The Woodland Soundscape Project

The Woodland Soundscape Project


The Woodland Soundscape Project is a multifaceted project organized by the author. The purpose of the project is to promote and inspire independent and group investigations into Soundscape and Acoustic Ecology. Our intention is to promote the use of soundscapes by providing and facilitating community and public interactions through education and artistic exploration. The paradigm below is considered to be our current cycle for the project overview. These independent stages to the project will help us to achieve our aims.mmunity Outreach

At its core, the project explores a new and innovative way of understanding the diversity and developmental growth of our woodland environments[1]. We have long since listened and enjoyed the soundscape of these environments, but have not yet explored soundscapes fully through data retrieval and analysis methods.

‘The Woodland Soundscape Project’ is an acoustic study of ancient woodlands, indigenous forests, and commercial forests. By using purpose built sound recording equipment, the acoustic properties can be examined through spectrographic representation, for establishing and understanding the health and diversity of a specific area of natural interest[2].

A deeper investigation of the species present can be represented through a process of algorithmic interpretation, known as the Acoustic Complexity Index (ACI)[3], to gain graphic data on the development of bird species, which is regarded as an indicator for overall biodiversity.


Screen Shot 2017-07-14 at 16.42.49

dFigure 1: Recording in the field

The Woodland Soundscape Project

2.0 AIMS

  • To help promote our natural resources and woodland areas.
  • To bring more awareness to the importance of our natural environment.
  • To develop a specialised skill base in the field of ‘Acoustic Ecology’.


  • To provide a record of formative data linked to a specific area.
  • To provide a database of sound recordings for future record.
  • To provide engineering and acoustic support, through innovation and site specific design.
  • To create a database of recorded data for current and future research.
  • To provide accessibility worldwide to the acoustic experience of location soundscape.


  1. ACI based report and analysis of species and sonic environment.
  2. Soundscape recordings: As a download, Cd, MP3 and web content.
  3. Installation of soundscapes and images for display in woodland centres.
  4. Deeper experience Guided Walks.
  5. Sonic art installations and Acousmatic works for performance in concert venues with multiple speaker diffusion systems.


This process of analysis is the most effective way of detailing the dynamics of an environment, as it provides quantitative data in regards to bird population, and it is far more detailed a process than counting birds, which are limited to specific areas, and subject to human error. By turning this information into a graphical representation, comparisons can be made on the efficacy of conservation as projects become realised.

The algorithmic conversion of the ACI Index indicates bird species by frequency classification, and population / density by dynamic (decibel) classification.


The expected results will be area specific. In areas where much work has to be devoted over the years, we expect to find a very large diverse group of animals contributing to the Biophony. Where areas have been neglected we expect that the number of animal contributions will fall naturally, but we won't know until we produce the data. We will also expect to find areas where the soundscape will be disturbed by human activity either through logging, selective logging or leisure activities. We hope to be able to provide a clear picture through a sound map, in which these areas can then be identified and methods for their management can then be altered accordingly. The variety of results is equal to that of the variety of sounds that can be found in these environments, and so, the number of possible discoveries may be as enlightening as the discoveries themselves. What is known is that these discoveries lie dormant until we step forward and actively pursue their collection.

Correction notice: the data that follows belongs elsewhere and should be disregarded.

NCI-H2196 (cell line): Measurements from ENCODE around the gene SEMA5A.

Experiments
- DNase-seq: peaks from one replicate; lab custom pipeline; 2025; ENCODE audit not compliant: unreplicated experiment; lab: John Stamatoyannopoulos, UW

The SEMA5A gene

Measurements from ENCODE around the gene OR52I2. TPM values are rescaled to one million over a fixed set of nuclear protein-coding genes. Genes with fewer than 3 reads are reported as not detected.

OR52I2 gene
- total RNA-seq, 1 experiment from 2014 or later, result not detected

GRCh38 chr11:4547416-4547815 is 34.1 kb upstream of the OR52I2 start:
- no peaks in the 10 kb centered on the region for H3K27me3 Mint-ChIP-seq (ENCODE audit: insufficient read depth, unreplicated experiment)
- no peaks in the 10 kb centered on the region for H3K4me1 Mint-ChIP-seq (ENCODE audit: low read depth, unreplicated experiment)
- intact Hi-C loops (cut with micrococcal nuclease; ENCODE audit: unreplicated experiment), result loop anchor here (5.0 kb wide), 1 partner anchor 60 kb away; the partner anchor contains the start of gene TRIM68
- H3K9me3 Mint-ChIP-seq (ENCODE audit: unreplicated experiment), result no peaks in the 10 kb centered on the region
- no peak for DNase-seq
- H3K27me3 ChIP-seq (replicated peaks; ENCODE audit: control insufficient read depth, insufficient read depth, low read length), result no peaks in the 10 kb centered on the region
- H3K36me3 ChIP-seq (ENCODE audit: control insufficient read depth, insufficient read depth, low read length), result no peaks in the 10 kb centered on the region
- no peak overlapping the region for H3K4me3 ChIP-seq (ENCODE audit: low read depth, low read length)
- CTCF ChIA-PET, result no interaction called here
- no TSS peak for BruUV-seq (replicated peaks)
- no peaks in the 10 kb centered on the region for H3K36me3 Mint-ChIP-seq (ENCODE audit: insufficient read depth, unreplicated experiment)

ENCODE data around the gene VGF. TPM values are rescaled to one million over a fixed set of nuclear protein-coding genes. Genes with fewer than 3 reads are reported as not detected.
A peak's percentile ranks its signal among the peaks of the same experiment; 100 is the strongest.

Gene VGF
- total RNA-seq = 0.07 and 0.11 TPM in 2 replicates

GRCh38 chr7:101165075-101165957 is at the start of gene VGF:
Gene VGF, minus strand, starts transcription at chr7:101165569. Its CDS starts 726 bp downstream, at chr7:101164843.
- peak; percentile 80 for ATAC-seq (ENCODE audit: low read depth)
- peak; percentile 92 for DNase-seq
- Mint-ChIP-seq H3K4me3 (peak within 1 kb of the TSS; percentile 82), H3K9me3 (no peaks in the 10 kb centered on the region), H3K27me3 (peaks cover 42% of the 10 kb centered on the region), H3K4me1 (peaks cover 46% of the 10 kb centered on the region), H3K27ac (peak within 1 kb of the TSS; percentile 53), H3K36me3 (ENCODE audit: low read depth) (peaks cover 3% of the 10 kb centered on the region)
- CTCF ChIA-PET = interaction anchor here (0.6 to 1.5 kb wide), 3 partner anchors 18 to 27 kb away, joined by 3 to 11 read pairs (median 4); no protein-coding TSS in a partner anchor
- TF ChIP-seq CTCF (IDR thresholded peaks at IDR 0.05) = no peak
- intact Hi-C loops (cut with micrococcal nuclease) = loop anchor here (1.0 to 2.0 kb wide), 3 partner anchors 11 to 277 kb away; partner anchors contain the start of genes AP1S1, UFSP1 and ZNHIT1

©Huw McGregor 2016

The Woodland Soundscape Project


There is much to discover on a site in terms of sonic interactions too. How birds are creating their networks, for example, and how other animals fit within that scheme [4][5]. How they also use different spaces to improve their vocalisations[6], as well as adaptions to calls in warning signals when different predators are circling[7]. How the effects of the sound of the waterfalls and road noise affect the circadian rhythm of species [5][3][8][9].

An audio specialist as well as an ecologist will perform the sound analysis. Spectrograms of the recording can also be produced to provide a visual graph of the data for further analysis. All data can be compared to provide a fuller picture of the area, in terms of biodiversity, natural ecological acoustics, and human interaction.


The target audience for this project is predetermined by the several outputs of the proposal. Central to the aims of the project is the representation of conservation efforts in a quantifiable form. Therefore, the following target audience is identified:

  1. Conservation and ecological researchers engaged with government bodies and trusts such as Natural Resources Wales, Forestry Commission, Woodland Trust, RSPB, and Welsh Water.
  2. Educational Institutions wishing to develop a program in Sound recording, Innovation in Microphone Technology, Sonic Art and Soundscapes.
  3. Environment Agency and Welsh Government for analysis and strategic management to discover the validity and progress of funding proposals and project outcomes.
  4. Independent researchers and forest caretakers who have an interest in ecological conservation.


Woodland Visitors and Personnel: Research Data created inadvertently promotes the development of our ecology, therefore our audience becomes the millions of visitors to outdoor centres and woodland walks throughout the UK[10][11].

Disabled: Accessibility is an important part of our civic cohesion. Listening to soundscapes offers the listener a depth of experience that cannot be seen in pictures, and could be considered by many as a restorative and healing process. The soundscape also offers an alternative to those who will unfortunately never get the opportunity to explore some of our wild countryside as those more abled persons. Therefore, through the distribution of, and access to soundscapes, we can provide a more inclusive and life enhancing experience from our natural environments[10].

Figure 2: Spectrogram of Parus Major (Great Tit)

Schools and youth groups are also good secondary audience, as it would be an opportunity to 

educate our young people to respect our natural resources, and tackle some of the challenges around sustainable development, and promote an awareness of long-term well-being[12].


The number for the first-tier target is expected to be a couple of hundred in the UK leading to a couple of thousand internationally. The audience size may be minimal due to the number of researchers in this field who will take an interest. Though the first tier has a small membership, their impact on the ecological development and environmental security are paramount to the importance of such a study, as they will be deciding the outcomes of our environment for future generations.